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Oak Ridge, Karns and Powell School Head Lice Policies

Oak Ridge, Karns and Powell School Head Lice Policies
Updated on 
February 20, 2020

Schools in Oak Ridge, Karns and Powell do not enforce strict head lice policies.


“No student shall be denied an education solely by reason of head lice infestation and his/her educational program shall be restricted only to the extent necessary to minimize the risk of transmitting the infestation.
It shall be the responsibility of the principal or school nurse to notify the parents in the event a child has pediculosis (head lice). A letter shall be sent home by the child to explain the condition, requirements for readmission and deadlines for satisfactory completion of the treatment.
Prior to readmission, satisfactory evidence must be submitted to school personnel that the student has been treated for pediculosis (head lice). This evidence may include but not be limited to:

  1. proof of treatment with a pediculicide product (head lice shampoo), or
  2. satisfactory examination by a school health official

Treatment and prevention procedures shall be developed by the superintendent of schools in consultation with the school nurse and distributed to all classroom teachers. These procedures shall also be distributed to the parent/guardian of any child that has pediculosis.
Any subsequent incidents of head lice for a student during the school year shall require submission of satisfactory evidence of treatment for head lice and be found free of lice by a school health official.
A student shall be expected to have met all requirements for treatment and return to school no later than two (2) days following exclusion for head lice. All days in excess of the allowable period shall be marked as unexcused absences and referred to the attendance supervisor at the proper time.”

Source: Oak Ridge Boar of Education



“No healthy child should be excluded from or allowed to miss school time because of head lice. Our goal is to support families and keep kids where they need to be – in school!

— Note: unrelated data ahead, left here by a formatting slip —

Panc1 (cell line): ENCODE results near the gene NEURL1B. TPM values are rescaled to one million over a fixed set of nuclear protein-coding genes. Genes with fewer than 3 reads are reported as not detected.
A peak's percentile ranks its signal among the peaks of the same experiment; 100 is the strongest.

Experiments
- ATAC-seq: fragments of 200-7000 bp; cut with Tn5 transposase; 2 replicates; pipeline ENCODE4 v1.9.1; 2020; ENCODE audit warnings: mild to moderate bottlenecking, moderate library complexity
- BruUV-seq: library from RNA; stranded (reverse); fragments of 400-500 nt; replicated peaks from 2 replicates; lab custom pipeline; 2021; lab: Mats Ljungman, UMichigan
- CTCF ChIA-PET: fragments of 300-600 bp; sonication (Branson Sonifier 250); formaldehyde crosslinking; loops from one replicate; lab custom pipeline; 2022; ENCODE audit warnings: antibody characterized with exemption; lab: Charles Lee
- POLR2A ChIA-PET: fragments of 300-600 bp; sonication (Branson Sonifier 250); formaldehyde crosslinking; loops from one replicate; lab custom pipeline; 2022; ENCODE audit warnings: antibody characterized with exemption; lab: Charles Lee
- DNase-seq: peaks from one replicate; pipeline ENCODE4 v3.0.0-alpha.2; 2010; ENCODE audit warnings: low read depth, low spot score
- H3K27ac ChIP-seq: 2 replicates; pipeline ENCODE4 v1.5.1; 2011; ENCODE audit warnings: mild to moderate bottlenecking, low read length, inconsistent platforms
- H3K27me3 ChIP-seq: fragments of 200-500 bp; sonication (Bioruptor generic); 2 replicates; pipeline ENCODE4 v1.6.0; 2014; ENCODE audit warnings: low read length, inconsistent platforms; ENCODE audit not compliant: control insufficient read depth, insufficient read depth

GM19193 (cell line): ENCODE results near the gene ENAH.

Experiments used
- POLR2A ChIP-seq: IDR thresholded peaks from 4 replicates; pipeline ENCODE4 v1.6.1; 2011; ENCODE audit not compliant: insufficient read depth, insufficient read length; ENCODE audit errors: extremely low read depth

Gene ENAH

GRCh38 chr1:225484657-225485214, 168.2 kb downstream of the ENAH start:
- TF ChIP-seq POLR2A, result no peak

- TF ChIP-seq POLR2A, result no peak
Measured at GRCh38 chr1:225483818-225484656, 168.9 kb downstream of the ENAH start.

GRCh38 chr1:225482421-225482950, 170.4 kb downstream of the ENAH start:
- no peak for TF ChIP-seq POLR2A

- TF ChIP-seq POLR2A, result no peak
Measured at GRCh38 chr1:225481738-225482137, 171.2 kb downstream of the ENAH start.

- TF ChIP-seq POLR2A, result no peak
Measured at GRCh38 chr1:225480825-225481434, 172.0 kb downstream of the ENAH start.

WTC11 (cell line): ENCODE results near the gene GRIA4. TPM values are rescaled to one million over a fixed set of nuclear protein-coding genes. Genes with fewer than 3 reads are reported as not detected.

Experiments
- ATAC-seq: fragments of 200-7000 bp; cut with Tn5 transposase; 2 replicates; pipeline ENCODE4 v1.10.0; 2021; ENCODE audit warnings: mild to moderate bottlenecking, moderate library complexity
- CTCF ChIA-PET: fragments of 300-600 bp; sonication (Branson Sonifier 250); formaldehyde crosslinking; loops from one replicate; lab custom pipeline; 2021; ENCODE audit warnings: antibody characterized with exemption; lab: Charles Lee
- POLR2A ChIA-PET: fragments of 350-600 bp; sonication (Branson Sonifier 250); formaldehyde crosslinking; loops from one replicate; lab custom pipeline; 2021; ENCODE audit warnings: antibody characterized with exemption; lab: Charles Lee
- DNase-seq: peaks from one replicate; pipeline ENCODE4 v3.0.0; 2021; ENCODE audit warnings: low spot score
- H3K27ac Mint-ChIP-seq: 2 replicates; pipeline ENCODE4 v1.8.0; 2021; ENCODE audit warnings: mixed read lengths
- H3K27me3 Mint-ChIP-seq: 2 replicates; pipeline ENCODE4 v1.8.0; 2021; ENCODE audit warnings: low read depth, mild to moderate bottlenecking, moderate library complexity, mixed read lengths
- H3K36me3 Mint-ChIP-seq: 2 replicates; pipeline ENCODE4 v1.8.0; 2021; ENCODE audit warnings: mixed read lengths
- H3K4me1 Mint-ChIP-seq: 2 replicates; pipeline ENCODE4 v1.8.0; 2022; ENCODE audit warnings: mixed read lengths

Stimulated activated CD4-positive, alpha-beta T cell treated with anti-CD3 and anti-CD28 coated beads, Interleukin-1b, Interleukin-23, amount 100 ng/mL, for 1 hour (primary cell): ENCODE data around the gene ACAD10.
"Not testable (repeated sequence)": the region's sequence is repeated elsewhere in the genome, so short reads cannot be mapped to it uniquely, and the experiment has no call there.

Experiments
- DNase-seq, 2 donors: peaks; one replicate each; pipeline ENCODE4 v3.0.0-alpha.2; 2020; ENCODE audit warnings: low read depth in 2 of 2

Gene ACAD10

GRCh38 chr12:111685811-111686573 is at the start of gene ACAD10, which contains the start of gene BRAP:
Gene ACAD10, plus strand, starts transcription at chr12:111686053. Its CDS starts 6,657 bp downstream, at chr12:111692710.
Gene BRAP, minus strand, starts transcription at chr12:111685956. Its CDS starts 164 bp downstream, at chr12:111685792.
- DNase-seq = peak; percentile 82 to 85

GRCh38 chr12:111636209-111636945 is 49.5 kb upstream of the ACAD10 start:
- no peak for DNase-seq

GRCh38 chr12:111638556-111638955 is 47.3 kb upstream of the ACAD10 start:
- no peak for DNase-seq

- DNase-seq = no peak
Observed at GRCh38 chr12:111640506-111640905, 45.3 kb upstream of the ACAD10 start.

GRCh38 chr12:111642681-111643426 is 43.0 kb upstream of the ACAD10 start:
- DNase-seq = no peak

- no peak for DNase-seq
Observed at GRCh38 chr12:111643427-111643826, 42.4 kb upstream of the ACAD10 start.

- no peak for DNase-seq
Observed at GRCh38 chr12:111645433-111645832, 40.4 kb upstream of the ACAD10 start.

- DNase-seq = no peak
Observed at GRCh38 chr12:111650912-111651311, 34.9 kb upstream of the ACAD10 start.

Pediculosis (head lice) represents a common communicable childhood condition. Head lice are acquired by direct contact, head touching head, and by indirect contact through sharing combs, hats and other hair accessories. Lice do not live on household pets or in the general environment. Nits (eggs) can’t survive without a host and will die within 6-20 hours; live lice will die within 24 hours without a food source. Head lice are not a serious medical condition so immediate action is unnecessary.

The average case of head lice is several weeks old before being detected. To immediately exclude a child from school cannot be justified from either a medical or social perspective and sends a negative message to the child. Screening of whole classrooms is never warranted and is not cost effective, nor has screening proven to have any effect on the incidence rate of head lice in schools. Routine education of all parents regarding the identification and management of head lice is helpful. The most effective screening is done by a parent.

Once live lice are discovered students may return to the classroom and be monitored by the classroom teacher to prevent the student from having close contact (head to head) with other children for the remainder of the school day. The parent may be contacted by phone and choose to pick their child up from school for immediate treatment. The appropriate Head Lice Information (AD-H-302) form should be sent home with the student. Communication to the parent is very important to both educate then and assure compliance with treatment. Other school-age siblings who live in the home may need to be evaluated also. The student can be readmitted to school after treatment and upon examination if the school-designated personnel find no live lice on the child.

On occasion, if multiple students in the same classroom are found to have active cases of head lice, the Notice to Parents – Head Lice (form AD-H-301) may be sent to parents/guardians of all students in that classroom. These letters are done at the discretion of the school principal, with input from the school nurse. Recurrences of head lice in that classroom do not require that another letter be sent out, as the information is the same. The principal must be involved and supportive of nursing efforts to control head lice in the school population. In accordance with FERPA/HIPAA school officials may not disclose to any other parent or guardian the name(s) or private health information of affected students.”

Source: Knox County Schools Health Services

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